Babi Pangang (Pork with Sweet & Sour Red Sauce)

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Babi Panggang is Malaysian/Indonesian for “roasted pork”. So why did I spell it with only one ‘g’ in the title of this post? Because this is the Dutch version that is only known in the Netherlands (and perhaps Belgium) and is one of the top-5 dishes served in ‘Chinese’ take-out restaurants in the Netherlands. And we spell it with only one g. These restaurants are ‘Chinese’ instead of Chinese because these restaurants serve a Dutchified version of Chinese-Indonesian fusion. This dish has been served in the Netherlands for decades and is so well known by the local population, that I suppose we can start calling it authentic Dutch food 😉

The Dutch version of Babi Pangang is roasted pork (or boiled pork that is then deep fried or grilled), either pork belly or pork shoulder, with a sweet and sour red sauce and atjar (sweet and sour cabbage with turmeric). Compared to the typical restaurant version, the babi pangang in the picture has more of the cabbage (atjar) and less of the sauce. In the restaurant version, the meat is completely drowned in the sauce. I put less sauce on it for the picture, so you could actually see the meat. I used more cabbage simply because it’s healthier.

Babi Pangang is very nice if you like sweet and sour. It is quite easy to make, it is mostly a matter of measuring out and mixing ingredients. The only tricky part is making sure the meat is both crispy and juicy. This time around I roasted it in the oven, but next time I will use sous-vide again to pre-cook the meat to keep the meat more juicy. I used this recipe (in Dutch) as a basis for my version.

The Pork

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For 2 servings

300 grams (.66 lb) pork belly or pork shoulder

For the marinade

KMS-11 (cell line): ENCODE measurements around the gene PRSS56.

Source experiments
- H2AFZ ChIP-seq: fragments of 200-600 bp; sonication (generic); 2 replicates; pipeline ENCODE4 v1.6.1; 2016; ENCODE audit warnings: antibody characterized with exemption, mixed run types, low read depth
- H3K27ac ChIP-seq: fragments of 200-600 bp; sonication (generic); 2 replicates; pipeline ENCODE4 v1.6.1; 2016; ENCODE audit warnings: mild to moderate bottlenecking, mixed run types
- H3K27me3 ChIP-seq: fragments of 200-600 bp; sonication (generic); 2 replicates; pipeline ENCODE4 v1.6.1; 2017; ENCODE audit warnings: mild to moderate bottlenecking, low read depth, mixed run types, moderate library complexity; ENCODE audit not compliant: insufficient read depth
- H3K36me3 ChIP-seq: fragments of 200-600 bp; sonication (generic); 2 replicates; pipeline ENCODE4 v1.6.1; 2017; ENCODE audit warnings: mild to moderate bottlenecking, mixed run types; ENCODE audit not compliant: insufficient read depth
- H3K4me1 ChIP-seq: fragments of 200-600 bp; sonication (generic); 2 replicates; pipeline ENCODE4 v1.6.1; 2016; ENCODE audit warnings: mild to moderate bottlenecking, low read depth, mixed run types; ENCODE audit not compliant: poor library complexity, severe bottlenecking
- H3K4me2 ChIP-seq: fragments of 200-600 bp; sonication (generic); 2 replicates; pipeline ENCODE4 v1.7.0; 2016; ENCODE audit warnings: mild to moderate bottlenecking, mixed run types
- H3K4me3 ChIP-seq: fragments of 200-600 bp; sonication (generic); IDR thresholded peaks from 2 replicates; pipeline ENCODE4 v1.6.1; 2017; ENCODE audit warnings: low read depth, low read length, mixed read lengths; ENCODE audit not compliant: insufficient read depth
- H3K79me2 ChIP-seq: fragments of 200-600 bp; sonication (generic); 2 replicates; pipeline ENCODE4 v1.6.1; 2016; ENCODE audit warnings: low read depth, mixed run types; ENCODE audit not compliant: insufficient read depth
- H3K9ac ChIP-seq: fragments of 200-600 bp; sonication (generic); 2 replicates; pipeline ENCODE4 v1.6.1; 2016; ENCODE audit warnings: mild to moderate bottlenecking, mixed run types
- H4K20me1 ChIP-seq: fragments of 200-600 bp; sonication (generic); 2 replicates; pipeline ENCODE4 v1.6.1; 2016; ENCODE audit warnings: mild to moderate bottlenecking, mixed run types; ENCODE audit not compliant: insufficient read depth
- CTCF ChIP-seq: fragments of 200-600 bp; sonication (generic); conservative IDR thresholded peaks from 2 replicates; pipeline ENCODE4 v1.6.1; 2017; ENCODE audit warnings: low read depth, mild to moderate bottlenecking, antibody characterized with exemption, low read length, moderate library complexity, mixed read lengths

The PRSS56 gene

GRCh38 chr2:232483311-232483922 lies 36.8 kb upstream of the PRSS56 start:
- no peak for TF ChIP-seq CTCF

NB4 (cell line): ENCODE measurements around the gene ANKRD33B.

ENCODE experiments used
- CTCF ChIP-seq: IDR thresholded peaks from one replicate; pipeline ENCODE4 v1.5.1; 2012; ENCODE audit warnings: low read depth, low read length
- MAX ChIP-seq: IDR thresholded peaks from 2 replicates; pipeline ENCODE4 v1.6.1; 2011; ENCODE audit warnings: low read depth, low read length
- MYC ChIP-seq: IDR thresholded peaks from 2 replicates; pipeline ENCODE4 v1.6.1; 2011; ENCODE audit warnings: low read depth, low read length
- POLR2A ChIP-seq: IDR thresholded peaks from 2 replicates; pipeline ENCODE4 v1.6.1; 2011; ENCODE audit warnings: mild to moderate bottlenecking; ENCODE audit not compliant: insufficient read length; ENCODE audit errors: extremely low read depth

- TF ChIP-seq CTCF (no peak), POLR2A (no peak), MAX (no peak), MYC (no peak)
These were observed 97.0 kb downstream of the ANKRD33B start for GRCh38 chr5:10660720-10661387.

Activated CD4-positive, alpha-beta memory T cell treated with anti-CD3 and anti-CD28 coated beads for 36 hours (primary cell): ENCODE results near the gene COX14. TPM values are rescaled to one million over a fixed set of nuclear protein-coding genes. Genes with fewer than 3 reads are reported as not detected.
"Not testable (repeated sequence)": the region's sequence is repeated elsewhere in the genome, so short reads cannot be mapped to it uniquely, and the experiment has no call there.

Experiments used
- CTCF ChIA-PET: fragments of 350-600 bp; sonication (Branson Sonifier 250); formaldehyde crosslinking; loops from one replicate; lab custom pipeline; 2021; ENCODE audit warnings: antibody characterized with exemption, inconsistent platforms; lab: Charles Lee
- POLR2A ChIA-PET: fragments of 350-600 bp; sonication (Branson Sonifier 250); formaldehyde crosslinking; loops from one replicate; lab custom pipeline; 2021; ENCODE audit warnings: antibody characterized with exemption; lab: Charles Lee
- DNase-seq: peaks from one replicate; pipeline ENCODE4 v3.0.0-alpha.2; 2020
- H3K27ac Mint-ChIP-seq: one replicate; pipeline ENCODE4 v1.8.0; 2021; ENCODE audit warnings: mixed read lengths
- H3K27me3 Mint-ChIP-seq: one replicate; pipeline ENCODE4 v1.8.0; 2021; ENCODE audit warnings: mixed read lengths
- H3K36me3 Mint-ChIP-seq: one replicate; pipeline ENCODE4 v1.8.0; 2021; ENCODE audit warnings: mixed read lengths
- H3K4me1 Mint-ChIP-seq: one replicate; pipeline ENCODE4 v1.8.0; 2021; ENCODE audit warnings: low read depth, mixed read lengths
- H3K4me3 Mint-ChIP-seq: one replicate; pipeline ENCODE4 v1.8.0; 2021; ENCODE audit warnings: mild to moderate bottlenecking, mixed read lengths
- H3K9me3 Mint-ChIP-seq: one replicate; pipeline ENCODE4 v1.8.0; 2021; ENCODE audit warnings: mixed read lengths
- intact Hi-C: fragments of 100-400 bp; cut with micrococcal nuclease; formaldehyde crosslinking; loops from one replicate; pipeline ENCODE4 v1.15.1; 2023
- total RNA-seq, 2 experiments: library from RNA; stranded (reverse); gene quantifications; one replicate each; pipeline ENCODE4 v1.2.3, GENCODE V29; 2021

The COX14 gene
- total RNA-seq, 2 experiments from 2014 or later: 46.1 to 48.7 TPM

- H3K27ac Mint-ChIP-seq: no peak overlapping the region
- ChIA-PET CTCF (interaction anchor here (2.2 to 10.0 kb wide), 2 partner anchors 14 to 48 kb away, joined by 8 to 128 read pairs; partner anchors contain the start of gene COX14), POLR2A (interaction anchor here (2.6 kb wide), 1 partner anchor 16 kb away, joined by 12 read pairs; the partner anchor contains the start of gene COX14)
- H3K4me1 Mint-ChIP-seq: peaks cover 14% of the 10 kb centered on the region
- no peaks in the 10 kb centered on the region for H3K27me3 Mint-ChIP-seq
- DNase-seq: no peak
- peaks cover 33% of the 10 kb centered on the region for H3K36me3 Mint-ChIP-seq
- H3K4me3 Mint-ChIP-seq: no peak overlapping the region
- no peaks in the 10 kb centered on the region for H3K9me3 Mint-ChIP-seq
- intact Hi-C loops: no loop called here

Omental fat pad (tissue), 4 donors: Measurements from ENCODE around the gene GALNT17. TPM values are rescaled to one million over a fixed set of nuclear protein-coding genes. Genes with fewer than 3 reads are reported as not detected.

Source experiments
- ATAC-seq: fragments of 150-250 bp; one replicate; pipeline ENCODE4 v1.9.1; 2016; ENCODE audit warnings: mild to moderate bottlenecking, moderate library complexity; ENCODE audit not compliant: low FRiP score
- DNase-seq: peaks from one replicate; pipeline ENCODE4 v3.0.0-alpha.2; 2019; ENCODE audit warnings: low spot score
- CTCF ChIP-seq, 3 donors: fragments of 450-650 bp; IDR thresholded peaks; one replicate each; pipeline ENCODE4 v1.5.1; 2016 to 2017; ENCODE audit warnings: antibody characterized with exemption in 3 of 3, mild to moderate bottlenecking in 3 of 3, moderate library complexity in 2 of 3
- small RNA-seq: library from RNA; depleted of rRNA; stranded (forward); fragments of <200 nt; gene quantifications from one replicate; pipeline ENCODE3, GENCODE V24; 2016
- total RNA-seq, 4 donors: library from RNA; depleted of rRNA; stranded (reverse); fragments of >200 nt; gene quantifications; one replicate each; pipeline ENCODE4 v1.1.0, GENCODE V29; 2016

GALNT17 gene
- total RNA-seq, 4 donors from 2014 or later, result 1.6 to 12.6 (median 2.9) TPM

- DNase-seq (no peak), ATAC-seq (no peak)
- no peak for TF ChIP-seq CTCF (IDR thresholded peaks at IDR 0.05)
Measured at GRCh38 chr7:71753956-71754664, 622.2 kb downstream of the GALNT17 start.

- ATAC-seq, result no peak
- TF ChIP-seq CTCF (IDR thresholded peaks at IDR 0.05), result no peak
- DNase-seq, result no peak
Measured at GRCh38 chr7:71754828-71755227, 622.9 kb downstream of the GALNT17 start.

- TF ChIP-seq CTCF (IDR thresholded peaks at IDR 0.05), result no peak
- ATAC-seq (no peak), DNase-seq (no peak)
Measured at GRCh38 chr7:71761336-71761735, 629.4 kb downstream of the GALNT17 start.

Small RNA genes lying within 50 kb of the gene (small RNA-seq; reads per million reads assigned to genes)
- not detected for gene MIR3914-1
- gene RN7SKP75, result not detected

juice and zest of 1 lime

1/2 Tbsp hoisin sauce

1 tsp freshly grated ginger

1 garlic clove, minced

1 small onion, minced

1 1/2 Tbsp ketjap manis (sweet Indonesian soy sauce)

1 Tbsp sambal oelek

2 Tbsp shaohsing (Chinese rice wine)

2 Tbsp vegetable oil

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To make the marinade, sauté the onion and garlic in the oil over medium heat until the onion is soft and fragrant, about 5 minutes.

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Add the soy sauce…

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…and the lime zest…

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…and the lime juice…

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…and the hoisin sauce…

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…and the sambal oelek…

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…and the shaohsing…

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…and the ginger.

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Stir and bring to a boil. Turn off the heat and allow to cool to room temperature.

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Cut the pork into thick (3 cm or 1 inch) slices.

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Score the meat in a diamon pattern.

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Rub the marinade into the meat and allow to marinate for at least 2 hours or overnight.

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Preheat the oven to 180ºC/350ºF. Pat the pork dry with paper towels.

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Put the pork on a grill with a baking sheet lined with aluminum foil or parchment paper underneath to catch the drippings.

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Roast for about 20 minutes or until nicely browned and cooked through.

For the ‘atjar’ cabbage

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For 2 servings

400 grams of shredded cabbage (about 1/2 head)

1 Tbsp palm sugar (or brown sugar)

2 tsp freshly grated ginger

1 clove garlic

80 ml (1/3 cup) rice vinegar

80 ml (1/3 cup) water

2 Tbsp vegetable oil

1 tsp ground turmeric

1/4 tsp salt

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Cut the cabbage into quarters and remove the stem.

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Shred the cabbage (which you should do more finely than I did).

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Sauté the onion and garlic in the vegetable oil over medium heat until soft and fragrant, about 5 minutes.